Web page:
To the extent that intellectual-property rights have economic value and may be bought and sold, gained and lost, they may contribute to their owners' abilities to avoid guilt, become autonomous, engage in independent political action, etc.
cyber.law.harvard.edu /property99/respect/fisher.html   (1054 words)

 Relating to personality rights; creating new provisions; and amending ORS 646.608.
If the individual dies intestate, the right passes as provided in ORS 112.025 to 112.055.
The right expires 75 years after the death of the individual.
(x) Sells or supplies mercury fever thermometers unless the thermometer is required by federal law, or is: (A) Prescribed by a person licensed under ORS chapter 677; and (B) Supplied with instructions on the careful handling of the thermometer to avoid breakage and on the proper cleanup of mercury should breakage occur.
www.leg.state.or.us /03reg/measures/hb2500.dir/hb2543.intro.html   (2086 words)

 Personality Rights in the New Portuguese Labour Code   (Site not responding. Last check: 2007-11-07)
From among the innovations brought by the Labour Code, noteworthy is the express recognition of what are known as “personality rights” set forth in Articles 15 to 21 of the Code.
To be considered, however, is that our legal system has long acknowledged the existence of this category of rights, which characteristically encompass the vital aspects of human personality and are acquired at birth and, as such, classifies such rights as universal.
In the Labour Code, the legislator chose to devote particular attention to freedom of expression and opinion, respect for the intimacy of private life, personal data protection and preservation of physical and moral integrity.
www.hg.org /articles/article_207.html   (139 words)

 2003 House Bill 1580 - Washington Votes
Introduced by Rep. Patricia Lantz on January 30, 2003, to add that a parent of a minor child may exercise authority of a deceased person’s rights (e.g., name, voice, signature, photograph, likeness) under the Personality Rights Act.
Passed in the House (94 to 0) on March 12, 2003, regarding personality rights.
Passed in the House (93 to 0) on February 11, 2004, regarding personality rights.
www.washingtonvotes.org /2004-HB-1580   (351 words)

 Essays on the Developing Law of Human Rights
Some human rights issues of legal and also of political significance, including the protection of human rights pending the settlement of related political issues, are also examined.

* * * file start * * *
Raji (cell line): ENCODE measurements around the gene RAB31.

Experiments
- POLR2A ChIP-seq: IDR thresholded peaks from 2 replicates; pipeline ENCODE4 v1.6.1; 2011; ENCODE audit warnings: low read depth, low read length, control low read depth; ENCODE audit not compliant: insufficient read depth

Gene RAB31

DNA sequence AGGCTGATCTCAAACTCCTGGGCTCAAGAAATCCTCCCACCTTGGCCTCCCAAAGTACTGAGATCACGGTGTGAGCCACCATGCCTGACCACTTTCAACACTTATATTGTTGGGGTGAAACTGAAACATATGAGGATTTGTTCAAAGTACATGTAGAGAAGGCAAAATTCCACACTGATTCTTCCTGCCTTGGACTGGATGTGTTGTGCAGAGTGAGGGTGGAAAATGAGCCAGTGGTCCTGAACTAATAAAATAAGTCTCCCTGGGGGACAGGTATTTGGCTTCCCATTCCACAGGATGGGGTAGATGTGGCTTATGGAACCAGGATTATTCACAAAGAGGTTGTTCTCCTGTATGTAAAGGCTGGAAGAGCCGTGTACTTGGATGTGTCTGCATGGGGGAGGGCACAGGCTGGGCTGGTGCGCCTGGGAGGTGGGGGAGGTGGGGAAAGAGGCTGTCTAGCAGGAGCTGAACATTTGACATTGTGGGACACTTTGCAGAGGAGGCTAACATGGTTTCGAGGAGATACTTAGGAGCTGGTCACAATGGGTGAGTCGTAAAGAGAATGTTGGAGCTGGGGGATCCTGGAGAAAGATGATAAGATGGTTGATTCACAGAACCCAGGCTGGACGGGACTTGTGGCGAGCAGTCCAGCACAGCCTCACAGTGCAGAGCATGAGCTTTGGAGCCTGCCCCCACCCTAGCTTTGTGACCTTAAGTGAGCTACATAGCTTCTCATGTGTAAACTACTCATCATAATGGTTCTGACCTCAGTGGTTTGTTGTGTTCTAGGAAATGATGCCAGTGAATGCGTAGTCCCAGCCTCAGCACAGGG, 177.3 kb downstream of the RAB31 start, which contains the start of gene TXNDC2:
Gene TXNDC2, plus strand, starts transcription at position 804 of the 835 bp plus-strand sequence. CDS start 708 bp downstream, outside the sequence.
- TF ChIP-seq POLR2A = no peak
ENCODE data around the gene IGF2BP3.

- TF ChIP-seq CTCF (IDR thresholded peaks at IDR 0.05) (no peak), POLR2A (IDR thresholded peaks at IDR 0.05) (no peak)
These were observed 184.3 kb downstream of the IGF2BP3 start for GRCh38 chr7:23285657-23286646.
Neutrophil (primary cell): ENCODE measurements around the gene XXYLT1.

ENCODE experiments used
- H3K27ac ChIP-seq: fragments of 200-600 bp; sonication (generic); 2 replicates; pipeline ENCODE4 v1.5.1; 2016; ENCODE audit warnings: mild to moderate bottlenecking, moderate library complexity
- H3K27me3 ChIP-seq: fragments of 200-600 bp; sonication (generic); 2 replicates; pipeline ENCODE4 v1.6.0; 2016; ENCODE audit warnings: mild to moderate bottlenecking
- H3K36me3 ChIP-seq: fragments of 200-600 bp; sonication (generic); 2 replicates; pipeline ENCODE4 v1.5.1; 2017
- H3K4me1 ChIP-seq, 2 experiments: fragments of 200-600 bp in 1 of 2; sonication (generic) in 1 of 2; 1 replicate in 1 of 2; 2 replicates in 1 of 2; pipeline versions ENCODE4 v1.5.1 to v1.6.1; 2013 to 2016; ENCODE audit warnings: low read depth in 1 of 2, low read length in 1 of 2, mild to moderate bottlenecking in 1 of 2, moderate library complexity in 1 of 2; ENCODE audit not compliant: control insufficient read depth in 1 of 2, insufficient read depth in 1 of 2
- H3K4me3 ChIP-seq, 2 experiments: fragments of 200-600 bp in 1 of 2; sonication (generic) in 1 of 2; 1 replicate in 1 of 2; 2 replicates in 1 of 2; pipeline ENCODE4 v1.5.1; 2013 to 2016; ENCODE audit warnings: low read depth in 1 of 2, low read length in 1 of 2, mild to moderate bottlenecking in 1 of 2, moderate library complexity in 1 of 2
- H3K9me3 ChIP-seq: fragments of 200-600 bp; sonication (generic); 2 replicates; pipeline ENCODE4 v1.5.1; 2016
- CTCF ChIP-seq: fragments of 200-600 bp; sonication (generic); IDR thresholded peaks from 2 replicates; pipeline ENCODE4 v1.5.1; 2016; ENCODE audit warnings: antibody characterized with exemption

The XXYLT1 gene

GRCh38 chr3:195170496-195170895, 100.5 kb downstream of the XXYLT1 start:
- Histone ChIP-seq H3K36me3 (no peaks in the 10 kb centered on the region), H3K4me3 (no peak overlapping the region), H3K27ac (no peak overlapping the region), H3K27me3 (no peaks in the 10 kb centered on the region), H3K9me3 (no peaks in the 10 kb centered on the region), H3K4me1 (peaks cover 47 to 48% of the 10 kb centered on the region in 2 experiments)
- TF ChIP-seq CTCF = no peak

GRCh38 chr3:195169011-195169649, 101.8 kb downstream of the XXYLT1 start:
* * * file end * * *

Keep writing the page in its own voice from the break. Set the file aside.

There is an emphasis on novel or debatable aspects which have hitherto been insufficiently explored, such as the scope of civil servants' freedom of speech, the expulsion of settlers from occupied territories, and whether the test of state responsibility for violations of human rights is objective or subjective.
Most of the topics are examined in the context of the European Convention on Human Rights and, where relevant, reference is made to U.S. Supreme Court case law and international law.
www.brill.nl /product.asp?ID=19185   (288 words)

 Veer: Ideas: Personality
Veer gets personal this month, with six portraits built by our creative team.
Because sometimes it takes a fiction to demonstrate a truth: a person is more than his or her surroundings and passions.
Give your designs a distinctive personality with visual elements from Veer.
www.veer.com /ideas/personality   (105 words)

 Typefocus: personality type applications/career development/succession planning
Before using the TypeFocus Personality Profile, there are three things to keep in mind:
Your results will be in the form of four preferences and you can accept the results or change them to fit.
After you have confirmed your results, your Personality Profile will be displayed.
typefocus.com /s_complimentary.html   (118 words)

 beSpacific: New Digital Law and Technology Journal
From the AHRB Research Centre for Studies in Intellectual Property and Technology Law based in the School of Law at the University of Edinburgh, a new web-journal, SCRIPT-ed, which "will offer articles of up to 10,000 words in length containing detailed comment and analysis on the law/technology interface." [Link from Marcus Zillman]
From the first issue: Property, Privacy and Personality Research Stream - Comparative Aspects of Personality Rights: Research Project and Case Studies
See also the associated Personality Database that addresses personality rights and laws in Australia, France, Germany, the United Kingdom and the United States.
www.bespacific.com /mt/archives/005247.html   (106 words)

 BBC- One Life - Work - Rights - Sticky: Personality Clashes
If someone is winding you up, think about how you've developed negative behaviour patterns and what you can do to stop them.
Try and understand the person as a whole, not just the personality they display at work.
See the Further Information - General section for useful links and contact details.
www.bbc.co.uk /radio1/onelife/work/rights/sticky_clash.shtml   (402 words)

Try your search on: Qwika (all wikis)

  About us   |   Why use us?   |   Reviews   |   Press   |   Contact us  
Copyright © 2005-2007 www.factbites.com Usage implies agreement with terms.